Community Action Group

Planning on the Good Shepherd Site

** Short summary of objections raised **

Why are we objecting?

We are objecting because so far, all the proposals for the development of the Good Shepherd Convent site have been unrealistic and will be detrimental to the character of the area and indeed the fine city we are proud to be part of.

The starting point for all the problems is the sheer size of the proposed developments. The last proposal hoped to house between 700 and 900 people. This is an increase of 100% or more on the population of the area.

While the need for housing in our country is acute, doubling the density of a small area like this will destroy the suburbs of Sunday's Well and Blarney Street, will lead to intolerable living conditions for the residents of these areas, and will raise severe infrastructural issues for the city.

Because there is only one bus service for the area (which goes nowhere near the town centre!) most residents will have cars. A working family with children in Cork usually has two cars. Apple has over 4,500 parking spaces for cars for their employees, and a source close to Apple told us that driving to work by car is the norm for employees, even for those who live ten minutes down the road. UCC students have cars, UCC has three large parking areas for people who are not staff, and these are often totally full.

The Good Shepherd Convent site is situated in the middle of a network of streets with narrow 'pinch points' and steep gradients, so cycling and pedestrian access is difficult.

Furthermore, the site lies in between two major routes in and out of the city from the West: Blarney Street and Sunday's Well Road. These routes are already difficult to go through. Adding more vehicles to the area will have an effect on commuting traffic to and from Cork city at a time when commuting time is already considered to be problematic.

Everybody (including Cork City Council Planning Office) agrees with the above points! The proposal has been subject to many conditions some of which are just aspirations that things will go right in order to keep it alive. But why bother keeping it alive?

The points that follow have been raised at several meetings of concerned resdents. They are a direct consequence of doubling the population size of an area with poor connections and infrastructure.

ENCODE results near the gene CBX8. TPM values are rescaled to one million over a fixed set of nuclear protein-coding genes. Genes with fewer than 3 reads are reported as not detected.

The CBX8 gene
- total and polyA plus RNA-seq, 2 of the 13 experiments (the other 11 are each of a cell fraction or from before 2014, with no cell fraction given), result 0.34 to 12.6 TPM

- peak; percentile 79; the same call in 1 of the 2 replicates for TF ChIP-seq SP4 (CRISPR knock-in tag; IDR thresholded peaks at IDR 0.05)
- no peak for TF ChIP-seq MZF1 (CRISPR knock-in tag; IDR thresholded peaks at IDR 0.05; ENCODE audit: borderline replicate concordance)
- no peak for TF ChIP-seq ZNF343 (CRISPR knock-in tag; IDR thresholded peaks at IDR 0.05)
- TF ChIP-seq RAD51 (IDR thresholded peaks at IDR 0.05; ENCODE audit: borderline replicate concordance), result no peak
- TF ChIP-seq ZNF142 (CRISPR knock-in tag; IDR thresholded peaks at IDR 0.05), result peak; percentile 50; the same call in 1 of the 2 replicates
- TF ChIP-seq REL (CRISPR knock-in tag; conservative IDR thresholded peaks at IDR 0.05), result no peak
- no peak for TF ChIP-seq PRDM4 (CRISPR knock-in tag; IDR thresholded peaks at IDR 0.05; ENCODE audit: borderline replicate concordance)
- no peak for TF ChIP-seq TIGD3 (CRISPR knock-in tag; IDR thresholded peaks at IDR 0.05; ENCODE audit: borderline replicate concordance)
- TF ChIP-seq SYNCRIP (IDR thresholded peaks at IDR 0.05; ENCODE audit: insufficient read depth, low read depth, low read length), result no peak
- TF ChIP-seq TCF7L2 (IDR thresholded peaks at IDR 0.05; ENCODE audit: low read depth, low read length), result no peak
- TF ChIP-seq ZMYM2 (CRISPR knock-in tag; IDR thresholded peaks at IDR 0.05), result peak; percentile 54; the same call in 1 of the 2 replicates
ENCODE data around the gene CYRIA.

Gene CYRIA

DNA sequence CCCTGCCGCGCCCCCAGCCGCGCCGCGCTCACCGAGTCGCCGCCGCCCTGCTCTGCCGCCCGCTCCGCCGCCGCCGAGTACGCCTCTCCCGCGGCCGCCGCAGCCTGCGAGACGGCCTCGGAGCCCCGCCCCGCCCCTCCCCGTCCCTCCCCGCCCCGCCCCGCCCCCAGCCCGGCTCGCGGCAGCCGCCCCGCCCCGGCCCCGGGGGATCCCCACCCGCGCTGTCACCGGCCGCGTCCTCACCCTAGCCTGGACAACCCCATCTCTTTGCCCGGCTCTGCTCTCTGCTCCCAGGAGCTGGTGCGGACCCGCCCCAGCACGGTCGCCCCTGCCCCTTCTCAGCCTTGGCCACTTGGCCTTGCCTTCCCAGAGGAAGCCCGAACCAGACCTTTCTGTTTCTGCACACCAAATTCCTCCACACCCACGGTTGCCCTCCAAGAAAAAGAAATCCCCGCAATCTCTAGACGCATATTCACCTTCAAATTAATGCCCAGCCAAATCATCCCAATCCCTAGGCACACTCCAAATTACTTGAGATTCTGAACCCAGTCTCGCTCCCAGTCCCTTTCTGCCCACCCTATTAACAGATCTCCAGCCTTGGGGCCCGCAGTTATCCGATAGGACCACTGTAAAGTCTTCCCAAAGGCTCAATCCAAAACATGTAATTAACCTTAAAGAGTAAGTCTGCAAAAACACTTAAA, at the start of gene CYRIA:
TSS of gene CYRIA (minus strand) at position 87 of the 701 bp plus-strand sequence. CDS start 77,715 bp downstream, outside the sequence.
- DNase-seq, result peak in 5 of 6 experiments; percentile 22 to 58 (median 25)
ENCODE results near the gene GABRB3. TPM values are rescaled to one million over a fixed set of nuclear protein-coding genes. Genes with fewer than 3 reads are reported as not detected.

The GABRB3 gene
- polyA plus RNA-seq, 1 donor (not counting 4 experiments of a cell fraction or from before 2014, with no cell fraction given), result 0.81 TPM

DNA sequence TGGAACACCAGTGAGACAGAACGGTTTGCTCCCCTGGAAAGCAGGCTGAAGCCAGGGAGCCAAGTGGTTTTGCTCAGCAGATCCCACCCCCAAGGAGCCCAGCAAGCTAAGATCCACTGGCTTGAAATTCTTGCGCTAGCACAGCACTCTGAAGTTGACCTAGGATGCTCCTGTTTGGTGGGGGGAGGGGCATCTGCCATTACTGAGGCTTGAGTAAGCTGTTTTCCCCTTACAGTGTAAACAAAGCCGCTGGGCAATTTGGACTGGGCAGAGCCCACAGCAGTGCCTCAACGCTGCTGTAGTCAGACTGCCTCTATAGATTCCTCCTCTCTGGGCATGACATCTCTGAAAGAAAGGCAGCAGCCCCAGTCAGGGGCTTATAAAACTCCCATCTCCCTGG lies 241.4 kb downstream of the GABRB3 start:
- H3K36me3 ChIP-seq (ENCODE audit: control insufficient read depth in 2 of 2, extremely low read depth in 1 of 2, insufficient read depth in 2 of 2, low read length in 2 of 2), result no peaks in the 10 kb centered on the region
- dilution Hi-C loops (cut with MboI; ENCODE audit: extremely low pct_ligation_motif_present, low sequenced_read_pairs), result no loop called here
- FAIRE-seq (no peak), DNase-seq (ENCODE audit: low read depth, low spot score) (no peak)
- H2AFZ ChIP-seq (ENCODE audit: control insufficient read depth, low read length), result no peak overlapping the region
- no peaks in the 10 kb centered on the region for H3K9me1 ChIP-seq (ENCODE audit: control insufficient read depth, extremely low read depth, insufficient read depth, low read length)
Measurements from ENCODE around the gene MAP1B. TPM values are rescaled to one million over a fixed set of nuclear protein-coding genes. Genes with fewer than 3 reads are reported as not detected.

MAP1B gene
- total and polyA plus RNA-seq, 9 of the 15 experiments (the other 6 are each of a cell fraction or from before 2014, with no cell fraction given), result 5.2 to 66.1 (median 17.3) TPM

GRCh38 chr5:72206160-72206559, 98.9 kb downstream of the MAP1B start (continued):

1. The character of the area will be changed, visually by the un-traditional designs and materials so far proposed which don't go with with the existing buildings on the site and the surrounding neighbourhood.
  2. There will be substantial overlooking and invasion of privacy for residents on adjoining properties on three of the site boundaries. This has security implications for the entire area.
  3. The estate wall surrounding the site risks being destabilised and yet no concern about this has been raised in the proposal.
  4. The provision of basic services (water, gas, electricity) to the area has not been considered: who will pay for supplying this, and how? Drainage will be affected. Who will pay for fixing this?
  5. Most proposals are extremely unrealistic about the state of the surrounding roads. There will be a negative impact on through traffic to and from the city leading to increases in pedestrian and vehicle accidents and a decline in city centre business. Businesses in the city centre are already complaining about the difficult drive to work for many of their employees.
  6. Parking spaces for local residents, who need cars for health, schooling, and shopping, will become more scarce, leading to hardship.
  7. There will be a risk of flooding and subsidence to properties on the south side of the development and to the Sundays Well Road itself from disturbance to underground aquifers which have been recognised as problematic by an Uisce in recent reports.
  8. There is a strong possibility that graves and burial places still exist which have not been discovered by the cursory examinations made so far. See the 1911 census data for the Convent (in the 'public documents' section of our site).
  9. Access to the site and surrounding areas by emergency services will significantly worsen leading to risk of deaths and substantial damage to property in the area by fire.
  10. The inconvenience created by traffic and works during the ambitious construction phases required will significantly affect local amenities for years to come and make life very difficult for the residents.

There are comparable sites which have been sensitively developed in other areas of the City and which did not lead to massive new builds. 'Do nothing' is not the only alternative to the proposals aired so far.